The 1,022-line epic poem Theogony, or “Birth of the Gods”, was written by the ancient Greek poet Hesiod (8th—7th century BCE), and is one of the earliest mythic accounts of the origins of the cosmos and of the gods. Beginning with the formation of the Earth (Gaia) out of Chaos (the primordial Abyss), the poem goes on to detail the birth and overthrow of successive generations of gods, ending with the triumph of Zeus. At its centre, Theogony engages with some of the core themes that haunt the human imagination, including creation, the struggle between fathers and sons, and humanity’s place in the universe.



Traditionally attributed to the legendary Chinese sage Laozi, the Dao De Jing (Classic of the Way and Virtue), the main sacred text of Daoism, is a compilation of 81 verse chapters giving enigmatic advice on how to live harmoniously by following the Dao (“Way”). Its compelling, mysterious, poetic aphorisms — such as “Do nothing, and there is nothing that will not be done” — illustrate the practice of wu wei, or non-action.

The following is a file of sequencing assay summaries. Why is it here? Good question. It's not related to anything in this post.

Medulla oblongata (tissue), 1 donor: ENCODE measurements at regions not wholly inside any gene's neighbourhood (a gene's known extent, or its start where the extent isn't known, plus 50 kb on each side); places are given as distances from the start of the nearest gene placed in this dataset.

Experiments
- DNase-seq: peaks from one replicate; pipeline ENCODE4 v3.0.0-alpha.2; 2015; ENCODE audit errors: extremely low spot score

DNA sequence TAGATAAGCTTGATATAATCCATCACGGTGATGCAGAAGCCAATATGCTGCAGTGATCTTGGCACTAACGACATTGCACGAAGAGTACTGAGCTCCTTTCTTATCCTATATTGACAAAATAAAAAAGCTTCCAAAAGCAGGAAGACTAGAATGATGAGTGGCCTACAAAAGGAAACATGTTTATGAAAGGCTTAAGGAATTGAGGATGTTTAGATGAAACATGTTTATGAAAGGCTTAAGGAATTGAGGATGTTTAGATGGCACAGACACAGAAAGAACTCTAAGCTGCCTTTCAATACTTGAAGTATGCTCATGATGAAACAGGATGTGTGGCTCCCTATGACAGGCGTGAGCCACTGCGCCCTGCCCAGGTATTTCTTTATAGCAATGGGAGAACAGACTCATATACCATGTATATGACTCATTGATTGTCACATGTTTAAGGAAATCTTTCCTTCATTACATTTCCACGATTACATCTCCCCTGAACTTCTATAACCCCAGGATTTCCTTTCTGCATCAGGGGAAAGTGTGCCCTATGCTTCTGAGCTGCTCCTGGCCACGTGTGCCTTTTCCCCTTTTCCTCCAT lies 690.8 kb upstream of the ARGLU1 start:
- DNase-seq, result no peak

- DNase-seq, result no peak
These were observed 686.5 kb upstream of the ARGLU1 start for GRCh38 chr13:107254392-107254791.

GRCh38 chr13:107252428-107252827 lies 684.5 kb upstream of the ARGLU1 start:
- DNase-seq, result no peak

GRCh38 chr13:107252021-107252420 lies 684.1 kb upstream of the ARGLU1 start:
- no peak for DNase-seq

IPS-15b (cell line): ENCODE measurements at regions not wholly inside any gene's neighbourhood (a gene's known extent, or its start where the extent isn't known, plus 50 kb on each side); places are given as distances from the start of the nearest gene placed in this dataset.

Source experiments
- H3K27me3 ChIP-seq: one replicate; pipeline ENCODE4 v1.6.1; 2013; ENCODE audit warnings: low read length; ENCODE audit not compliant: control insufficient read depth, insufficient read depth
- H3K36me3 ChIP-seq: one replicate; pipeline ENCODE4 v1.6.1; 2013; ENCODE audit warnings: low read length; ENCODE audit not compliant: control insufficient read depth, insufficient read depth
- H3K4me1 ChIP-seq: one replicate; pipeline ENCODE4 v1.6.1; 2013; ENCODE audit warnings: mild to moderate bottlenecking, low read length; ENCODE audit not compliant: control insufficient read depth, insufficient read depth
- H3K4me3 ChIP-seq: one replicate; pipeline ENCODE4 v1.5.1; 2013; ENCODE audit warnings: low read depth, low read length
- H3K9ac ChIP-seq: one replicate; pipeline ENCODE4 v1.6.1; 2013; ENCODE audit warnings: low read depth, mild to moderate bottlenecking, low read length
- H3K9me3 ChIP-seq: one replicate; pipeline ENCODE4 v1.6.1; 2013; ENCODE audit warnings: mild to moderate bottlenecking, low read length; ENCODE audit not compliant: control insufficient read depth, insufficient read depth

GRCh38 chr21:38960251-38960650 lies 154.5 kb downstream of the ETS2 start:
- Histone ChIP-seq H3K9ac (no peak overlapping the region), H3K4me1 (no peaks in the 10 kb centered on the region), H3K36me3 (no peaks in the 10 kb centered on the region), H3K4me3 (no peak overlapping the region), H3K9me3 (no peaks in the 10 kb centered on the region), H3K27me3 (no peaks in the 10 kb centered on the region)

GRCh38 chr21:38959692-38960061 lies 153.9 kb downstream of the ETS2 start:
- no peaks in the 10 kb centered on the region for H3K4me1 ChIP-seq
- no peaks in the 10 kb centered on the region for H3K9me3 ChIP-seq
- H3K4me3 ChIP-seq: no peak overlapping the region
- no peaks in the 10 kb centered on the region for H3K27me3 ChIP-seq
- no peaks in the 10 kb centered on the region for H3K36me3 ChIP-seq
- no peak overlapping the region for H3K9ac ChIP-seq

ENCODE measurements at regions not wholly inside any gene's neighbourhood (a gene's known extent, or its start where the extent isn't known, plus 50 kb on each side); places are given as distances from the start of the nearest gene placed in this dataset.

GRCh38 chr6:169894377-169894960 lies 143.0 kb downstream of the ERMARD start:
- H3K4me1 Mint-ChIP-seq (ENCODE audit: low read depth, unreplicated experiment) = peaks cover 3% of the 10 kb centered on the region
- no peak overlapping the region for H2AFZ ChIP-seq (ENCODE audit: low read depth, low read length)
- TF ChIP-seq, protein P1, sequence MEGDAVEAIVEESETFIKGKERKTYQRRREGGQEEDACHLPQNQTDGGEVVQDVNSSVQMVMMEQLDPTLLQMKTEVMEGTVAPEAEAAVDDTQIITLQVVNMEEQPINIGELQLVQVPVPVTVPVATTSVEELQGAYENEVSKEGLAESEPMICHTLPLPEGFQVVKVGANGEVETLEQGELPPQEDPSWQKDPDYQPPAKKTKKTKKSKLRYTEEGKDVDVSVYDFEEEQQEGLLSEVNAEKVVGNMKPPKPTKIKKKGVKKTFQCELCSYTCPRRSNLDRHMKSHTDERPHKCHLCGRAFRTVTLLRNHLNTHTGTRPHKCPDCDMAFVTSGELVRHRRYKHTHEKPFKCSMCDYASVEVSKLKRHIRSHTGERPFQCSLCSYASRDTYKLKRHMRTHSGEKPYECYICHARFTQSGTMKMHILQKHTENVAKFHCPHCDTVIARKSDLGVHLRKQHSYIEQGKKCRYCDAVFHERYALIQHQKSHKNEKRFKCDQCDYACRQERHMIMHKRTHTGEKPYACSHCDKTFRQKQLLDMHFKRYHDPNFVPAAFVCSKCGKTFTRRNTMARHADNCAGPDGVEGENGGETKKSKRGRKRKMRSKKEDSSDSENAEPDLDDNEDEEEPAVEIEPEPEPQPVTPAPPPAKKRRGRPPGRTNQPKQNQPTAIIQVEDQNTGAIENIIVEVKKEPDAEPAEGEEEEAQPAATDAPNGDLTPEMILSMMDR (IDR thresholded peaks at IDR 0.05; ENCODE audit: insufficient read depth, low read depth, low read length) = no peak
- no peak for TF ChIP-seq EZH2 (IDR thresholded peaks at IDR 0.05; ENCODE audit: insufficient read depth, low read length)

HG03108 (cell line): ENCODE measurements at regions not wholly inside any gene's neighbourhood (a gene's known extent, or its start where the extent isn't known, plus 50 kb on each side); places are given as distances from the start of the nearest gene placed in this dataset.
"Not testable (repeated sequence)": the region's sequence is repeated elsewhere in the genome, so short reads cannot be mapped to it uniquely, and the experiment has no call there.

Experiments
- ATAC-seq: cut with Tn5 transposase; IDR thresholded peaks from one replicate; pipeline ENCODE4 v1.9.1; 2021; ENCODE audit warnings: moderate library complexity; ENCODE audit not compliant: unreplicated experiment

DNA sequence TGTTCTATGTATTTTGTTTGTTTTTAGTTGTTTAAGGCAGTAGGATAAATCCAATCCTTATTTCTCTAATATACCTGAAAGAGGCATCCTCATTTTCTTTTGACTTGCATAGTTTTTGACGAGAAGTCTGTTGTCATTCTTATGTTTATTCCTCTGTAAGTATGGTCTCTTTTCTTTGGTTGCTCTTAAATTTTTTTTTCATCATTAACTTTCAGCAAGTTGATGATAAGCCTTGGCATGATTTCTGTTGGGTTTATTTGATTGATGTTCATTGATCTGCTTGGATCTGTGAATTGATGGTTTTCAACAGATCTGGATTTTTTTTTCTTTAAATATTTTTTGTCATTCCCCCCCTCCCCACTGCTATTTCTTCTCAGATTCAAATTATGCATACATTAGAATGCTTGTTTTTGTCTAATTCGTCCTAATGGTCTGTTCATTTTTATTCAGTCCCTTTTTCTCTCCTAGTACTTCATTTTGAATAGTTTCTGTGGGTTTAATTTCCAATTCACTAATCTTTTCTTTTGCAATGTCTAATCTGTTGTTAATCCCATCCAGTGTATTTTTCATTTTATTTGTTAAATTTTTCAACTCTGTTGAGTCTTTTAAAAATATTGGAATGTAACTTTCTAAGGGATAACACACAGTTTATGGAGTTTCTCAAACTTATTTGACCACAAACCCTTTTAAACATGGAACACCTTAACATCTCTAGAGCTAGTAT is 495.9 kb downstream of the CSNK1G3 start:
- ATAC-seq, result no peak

Written by Aeschylus, the first of the great dramatists of classical Athens, the Oresteia is a trilogy (the only classical Greek example to survive) telling the tragic story of the house of Atreus. The first play portrays the return of King Agamemnon from war and the plot upon his life by his unfaithful spouse, Clytemnestra. The second play deals with revenge by the king’s daughter Electra and his son Orestes; the third concerns its consequences. The cycle of bloodshed is finally supplanted by the rule of law, under the influence of the goddess Athena.